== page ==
Therefore, it would prove that the values are as follows:

Work Online



Work Offline




The registry editor is a little odd for this type of value. Its called a binary value, but actually stored in hex, so set it just like the picture above, with only four sets of numbers on the right. If you do, Outlook will open with the “Work Offline” mode enabled.

For what it’s worth, I’ve tested this with Outlook 2016 on multiple computers and also found a mention on the TechNet forums (only able to find this after learning about “00030398”) suggesting it works all the way back to Outlook 2007, so it’s probably reliable, even though it looks like a pretty obscure string of numbers.



Webcast: Don’t Just Survive Your Office 365 Tenant Migration – Master It!

Yesterday I had the opportunity to lead another webcast for Redmond Magazine, this time on the topic of Office 365 Tenant to Tenant migrations. If you have a Tenant to Tenant migration looming on your horizon, or if you’re interested in this topic, you can check out the on-demand recording with the link  below.

T2T Webcast


Querying msExchDelegateListLink in Exchange Online with PowerShell

9 Mar 2023 Update:

I updated the script to support Modern Auth (OAuth) which is now required for most things in Exchange Online. Details are in the comments of the new script itself:

If you still want the old one, it will be here for a while

12 Aug 2020 Update:

A few readers contacted me to report this script no longer works. I got around to investigating it today and see the cause, revealed in a Fiddler trace:



It would seem Microsoft now needs an anchor mailbox, likely to determine what tenant this request is for. I was able to modify my script to accommodate. Sadly, Microsoft is decomissioning the TechNet Gallery, so I may not update that site, just to have them delete it anyway. Please consider including the following in the script yourself:


#Other attributes available here:
$Headers = @{
'X-AnchorMailbox' = $Credential.UserName

$WebResponse = Invoke-WebRequest -Credential $Credential -Method Post -Body $AutoDiscoverRequest -ContentType 'text/xml; charset=utf-8' -Headers $Headers
[System.Xml.XmlDocument]$XMLResponse = $WebResponse.Content 


$Credential= Get-Credential
Get-AlternateMailboxes -SMTPAddress -Credential $Credential


Original Post:


There are a number of articles that describe the relationship between the FullAccess permission of an Exchange mailbox and the msExchDelegateListLink attribute. Here are two good ones:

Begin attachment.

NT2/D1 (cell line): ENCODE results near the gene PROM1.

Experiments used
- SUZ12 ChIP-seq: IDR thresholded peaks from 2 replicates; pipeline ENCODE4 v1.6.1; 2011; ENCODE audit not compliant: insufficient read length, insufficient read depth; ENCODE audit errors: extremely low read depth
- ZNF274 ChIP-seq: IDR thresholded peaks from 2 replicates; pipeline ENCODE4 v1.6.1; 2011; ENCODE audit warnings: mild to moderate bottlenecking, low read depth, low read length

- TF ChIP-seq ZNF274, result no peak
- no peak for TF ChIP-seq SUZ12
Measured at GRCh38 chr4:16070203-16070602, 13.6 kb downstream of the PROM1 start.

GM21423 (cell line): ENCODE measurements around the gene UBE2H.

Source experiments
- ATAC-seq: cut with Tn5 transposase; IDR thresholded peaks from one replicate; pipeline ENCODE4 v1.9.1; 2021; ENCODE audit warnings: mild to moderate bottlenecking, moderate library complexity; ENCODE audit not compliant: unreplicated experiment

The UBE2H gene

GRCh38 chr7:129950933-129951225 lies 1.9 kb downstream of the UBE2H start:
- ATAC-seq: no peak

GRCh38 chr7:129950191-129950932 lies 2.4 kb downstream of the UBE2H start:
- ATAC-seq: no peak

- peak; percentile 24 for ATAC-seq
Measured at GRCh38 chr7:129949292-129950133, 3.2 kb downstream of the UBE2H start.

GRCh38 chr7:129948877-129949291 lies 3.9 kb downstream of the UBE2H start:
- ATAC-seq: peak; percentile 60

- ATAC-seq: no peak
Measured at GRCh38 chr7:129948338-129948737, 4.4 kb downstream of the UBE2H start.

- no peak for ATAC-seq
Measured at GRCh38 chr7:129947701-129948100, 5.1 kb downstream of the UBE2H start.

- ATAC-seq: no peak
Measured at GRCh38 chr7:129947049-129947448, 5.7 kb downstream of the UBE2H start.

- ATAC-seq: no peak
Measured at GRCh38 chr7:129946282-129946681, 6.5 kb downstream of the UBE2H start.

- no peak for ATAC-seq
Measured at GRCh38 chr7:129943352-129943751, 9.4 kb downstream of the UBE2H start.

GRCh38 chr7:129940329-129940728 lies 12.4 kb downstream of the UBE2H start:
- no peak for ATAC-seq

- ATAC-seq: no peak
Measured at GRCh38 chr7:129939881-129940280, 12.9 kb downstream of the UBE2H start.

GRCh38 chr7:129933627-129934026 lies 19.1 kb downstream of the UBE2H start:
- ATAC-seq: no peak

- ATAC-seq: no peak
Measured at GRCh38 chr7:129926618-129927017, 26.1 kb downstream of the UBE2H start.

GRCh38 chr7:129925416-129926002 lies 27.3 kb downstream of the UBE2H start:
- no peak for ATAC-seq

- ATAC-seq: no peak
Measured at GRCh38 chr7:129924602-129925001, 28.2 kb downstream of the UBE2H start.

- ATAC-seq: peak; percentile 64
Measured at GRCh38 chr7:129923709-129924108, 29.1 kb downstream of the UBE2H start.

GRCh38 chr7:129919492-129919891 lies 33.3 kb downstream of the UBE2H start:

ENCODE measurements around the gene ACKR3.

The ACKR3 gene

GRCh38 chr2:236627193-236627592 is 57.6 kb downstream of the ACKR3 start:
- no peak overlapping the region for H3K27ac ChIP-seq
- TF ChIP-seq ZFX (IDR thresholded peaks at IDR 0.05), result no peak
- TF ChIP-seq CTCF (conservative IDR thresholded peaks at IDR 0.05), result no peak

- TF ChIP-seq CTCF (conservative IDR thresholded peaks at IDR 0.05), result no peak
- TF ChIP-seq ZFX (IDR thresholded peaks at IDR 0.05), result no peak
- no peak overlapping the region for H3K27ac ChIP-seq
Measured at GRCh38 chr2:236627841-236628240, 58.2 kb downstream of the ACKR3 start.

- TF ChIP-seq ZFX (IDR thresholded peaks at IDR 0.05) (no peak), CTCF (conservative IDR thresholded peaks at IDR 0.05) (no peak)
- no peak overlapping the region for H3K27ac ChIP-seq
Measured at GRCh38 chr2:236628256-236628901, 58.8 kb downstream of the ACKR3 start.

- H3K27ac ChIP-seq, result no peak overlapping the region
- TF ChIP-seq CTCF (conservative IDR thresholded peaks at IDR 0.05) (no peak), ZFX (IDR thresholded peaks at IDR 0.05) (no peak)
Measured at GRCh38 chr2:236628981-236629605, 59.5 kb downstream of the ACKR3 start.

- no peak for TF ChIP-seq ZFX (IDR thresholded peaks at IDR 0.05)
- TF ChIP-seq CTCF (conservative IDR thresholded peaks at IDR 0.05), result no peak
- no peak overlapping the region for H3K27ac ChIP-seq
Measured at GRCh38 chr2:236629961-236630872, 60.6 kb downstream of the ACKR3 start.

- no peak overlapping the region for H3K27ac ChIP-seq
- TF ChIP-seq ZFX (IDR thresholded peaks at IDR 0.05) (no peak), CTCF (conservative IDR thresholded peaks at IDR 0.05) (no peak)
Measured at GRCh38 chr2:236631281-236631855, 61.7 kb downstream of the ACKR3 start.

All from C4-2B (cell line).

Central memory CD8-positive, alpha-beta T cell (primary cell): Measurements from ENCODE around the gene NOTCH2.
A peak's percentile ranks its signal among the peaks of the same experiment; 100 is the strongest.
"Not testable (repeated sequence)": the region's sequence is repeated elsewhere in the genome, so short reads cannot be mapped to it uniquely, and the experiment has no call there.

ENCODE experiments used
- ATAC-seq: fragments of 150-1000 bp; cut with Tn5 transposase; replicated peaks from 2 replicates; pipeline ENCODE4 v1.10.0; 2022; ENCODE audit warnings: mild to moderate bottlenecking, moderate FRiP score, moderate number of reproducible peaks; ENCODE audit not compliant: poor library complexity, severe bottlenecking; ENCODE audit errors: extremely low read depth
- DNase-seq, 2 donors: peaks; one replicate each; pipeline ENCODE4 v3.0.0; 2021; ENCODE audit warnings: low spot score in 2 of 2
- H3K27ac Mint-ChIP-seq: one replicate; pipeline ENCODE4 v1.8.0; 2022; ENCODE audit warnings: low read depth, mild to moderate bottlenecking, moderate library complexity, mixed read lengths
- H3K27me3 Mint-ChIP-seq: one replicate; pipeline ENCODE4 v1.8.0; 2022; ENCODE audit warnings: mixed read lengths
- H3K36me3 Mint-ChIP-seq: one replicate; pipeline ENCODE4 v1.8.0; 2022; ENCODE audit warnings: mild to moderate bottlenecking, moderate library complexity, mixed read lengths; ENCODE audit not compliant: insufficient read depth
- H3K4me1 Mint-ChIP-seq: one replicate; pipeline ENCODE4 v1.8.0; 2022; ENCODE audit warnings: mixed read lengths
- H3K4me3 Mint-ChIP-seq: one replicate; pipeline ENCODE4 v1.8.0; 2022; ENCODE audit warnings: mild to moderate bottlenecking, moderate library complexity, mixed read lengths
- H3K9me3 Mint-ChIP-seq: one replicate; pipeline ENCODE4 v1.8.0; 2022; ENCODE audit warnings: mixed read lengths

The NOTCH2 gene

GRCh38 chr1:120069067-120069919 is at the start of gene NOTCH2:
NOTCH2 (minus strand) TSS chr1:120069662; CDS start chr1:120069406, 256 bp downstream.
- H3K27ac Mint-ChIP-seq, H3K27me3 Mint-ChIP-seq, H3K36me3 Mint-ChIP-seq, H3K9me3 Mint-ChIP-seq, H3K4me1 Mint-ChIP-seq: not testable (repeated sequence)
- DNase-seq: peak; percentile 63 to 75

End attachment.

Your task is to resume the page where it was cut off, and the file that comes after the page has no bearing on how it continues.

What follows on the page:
In short, this attribute lists all the other mailboxes your mailbox has FullAccess to, unless AutoMapping was set to $false when assigning the permission. It can be a handy attribute to query when trying to learn what mailboxes might appear in an end-user’s Outlook profile.

This attribute is synced to Office 365 via Azure AD Connect, however, for whatever reason, it is not synced back on-premises for new or migrated mailboxes. It is also not exposed in Get-User, Get-Mailbox, Get-MailboxStatistics, Microsoft Graph or Azure AD Graph.

The information is however included in the user’s AutoDiscover XML response. This is how Outlook knows what mailboxes to mount. If you want to look at this data manually, use the ctrl+right-click tool from the Outlook icon on the system tray. This article describes how to do that, if somehow you’re reading this but don’t already know about this tool:

You can also look at the AutoDiscover XML file via the venerable web site. Look at the bottom of of the file, and you’ll see “AlternativeMailbox” entries.

<DisplayName>crowley test 1</DisplayName>
<DisplayName>crowley test 2</DisplayName>

While not exactly the msExchDelegateListLink attribute, its the same difference.

This is neat, but to be useful at scale, we need to query this in PowerShell. Fortunately, there are two methods to fetch the AutoDiscover XML.

You can query these endpoints directly or through the the Exchange Web Services (EWS) API. If you don’t have a preference, Microsoft’s documentation recommends SOAP, which is the approach I’ll discuss here.

Using Invoke-WebRequest and SOAP, we can request specific attributes, such as AlternateMailboxes. Other useful attributes are listed in this article: